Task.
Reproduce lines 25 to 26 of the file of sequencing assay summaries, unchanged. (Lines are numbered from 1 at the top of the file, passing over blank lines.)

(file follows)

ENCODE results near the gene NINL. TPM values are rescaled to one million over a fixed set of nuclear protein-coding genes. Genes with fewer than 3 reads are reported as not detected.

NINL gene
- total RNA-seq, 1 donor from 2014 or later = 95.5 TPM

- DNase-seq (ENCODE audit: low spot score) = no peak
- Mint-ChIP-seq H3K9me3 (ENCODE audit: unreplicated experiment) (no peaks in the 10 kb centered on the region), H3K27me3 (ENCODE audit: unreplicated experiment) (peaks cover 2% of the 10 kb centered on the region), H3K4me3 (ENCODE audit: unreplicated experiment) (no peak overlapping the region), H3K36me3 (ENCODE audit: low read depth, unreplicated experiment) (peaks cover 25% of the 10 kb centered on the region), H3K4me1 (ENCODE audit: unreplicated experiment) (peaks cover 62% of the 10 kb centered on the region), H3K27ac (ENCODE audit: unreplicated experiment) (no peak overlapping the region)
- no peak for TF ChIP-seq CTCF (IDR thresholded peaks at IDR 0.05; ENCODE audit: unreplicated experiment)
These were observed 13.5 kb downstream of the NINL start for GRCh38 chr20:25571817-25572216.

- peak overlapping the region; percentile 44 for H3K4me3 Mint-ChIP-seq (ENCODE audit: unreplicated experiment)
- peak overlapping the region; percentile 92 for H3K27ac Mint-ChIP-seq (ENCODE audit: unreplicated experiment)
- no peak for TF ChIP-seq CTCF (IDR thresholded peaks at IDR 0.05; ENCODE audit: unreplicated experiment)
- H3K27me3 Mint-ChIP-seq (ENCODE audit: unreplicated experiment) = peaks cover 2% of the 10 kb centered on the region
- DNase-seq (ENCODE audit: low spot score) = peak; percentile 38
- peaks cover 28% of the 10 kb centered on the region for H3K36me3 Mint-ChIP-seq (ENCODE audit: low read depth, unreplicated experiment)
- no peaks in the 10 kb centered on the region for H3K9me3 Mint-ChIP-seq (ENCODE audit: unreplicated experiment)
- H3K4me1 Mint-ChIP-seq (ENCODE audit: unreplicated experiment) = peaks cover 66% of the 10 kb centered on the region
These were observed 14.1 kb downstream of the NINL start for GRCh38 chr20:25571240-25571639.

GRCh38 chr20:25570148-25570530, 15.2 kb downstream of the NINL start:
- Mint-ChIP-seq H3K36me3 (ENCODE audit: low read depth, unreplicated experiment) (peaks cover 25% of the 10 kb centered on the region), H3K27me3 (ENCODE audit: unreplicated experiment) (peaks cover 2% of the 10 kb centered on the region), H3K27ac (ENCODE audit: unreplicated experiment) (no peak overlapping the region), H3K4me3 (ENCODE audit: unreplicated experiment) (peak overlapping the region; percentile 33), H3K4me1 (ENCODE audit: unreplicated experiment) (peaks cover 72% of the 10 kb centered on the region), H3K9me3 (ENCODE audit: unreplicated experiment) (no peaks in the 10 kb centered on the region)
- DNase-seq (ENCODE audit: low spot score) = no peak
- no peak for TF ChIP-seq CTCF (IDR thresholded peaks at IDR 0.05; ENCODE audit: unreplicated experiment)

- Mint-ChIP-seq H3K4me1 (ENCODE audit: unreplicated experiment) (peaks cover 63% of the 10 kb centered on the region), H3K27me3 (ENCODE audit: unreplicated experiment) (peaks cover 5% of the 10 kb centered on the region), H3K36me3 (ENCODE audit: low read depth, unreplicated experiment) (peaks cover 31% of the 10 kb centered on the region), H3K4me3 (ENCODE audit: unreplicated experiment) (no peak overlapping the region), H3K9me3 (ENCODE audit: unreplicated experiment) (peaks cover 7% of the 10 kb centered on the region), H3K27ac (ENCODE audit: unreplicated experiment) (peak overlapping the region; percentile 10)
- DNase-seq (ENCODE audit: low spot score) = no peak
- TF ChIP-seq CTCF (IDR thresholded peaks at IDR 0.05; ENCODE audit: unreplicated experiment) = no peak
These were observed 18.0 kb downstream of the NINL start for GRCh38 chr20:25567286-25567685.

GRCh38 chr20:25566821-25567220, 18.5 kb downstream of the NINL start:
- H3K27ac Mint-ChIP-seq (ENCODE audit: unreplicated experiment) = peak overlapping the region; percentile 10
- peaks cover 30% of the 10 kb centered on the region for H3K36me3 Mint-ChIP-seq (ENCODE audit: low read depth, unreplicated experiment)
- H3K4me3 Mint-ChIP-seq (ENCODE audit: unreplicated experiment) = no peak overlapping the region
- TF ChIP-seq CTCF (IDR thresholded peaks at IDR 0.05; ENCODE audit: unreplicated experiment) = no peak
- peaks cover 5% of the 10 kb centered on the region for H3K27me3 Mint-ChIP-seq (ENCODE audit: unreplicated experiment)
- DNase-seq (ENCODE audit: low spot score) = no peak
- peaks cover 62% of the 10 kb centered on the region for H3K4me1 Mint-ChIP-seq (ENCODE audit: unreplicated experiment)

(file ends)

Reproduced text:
GRCh38 chr20:25566821-25567220, 18.5 kb downstream of the NINL start:
- H3K27ac Mint-ChIP-seq (ENCODE audit: unreplicated experiment) = peak overlapping the region; percentile 10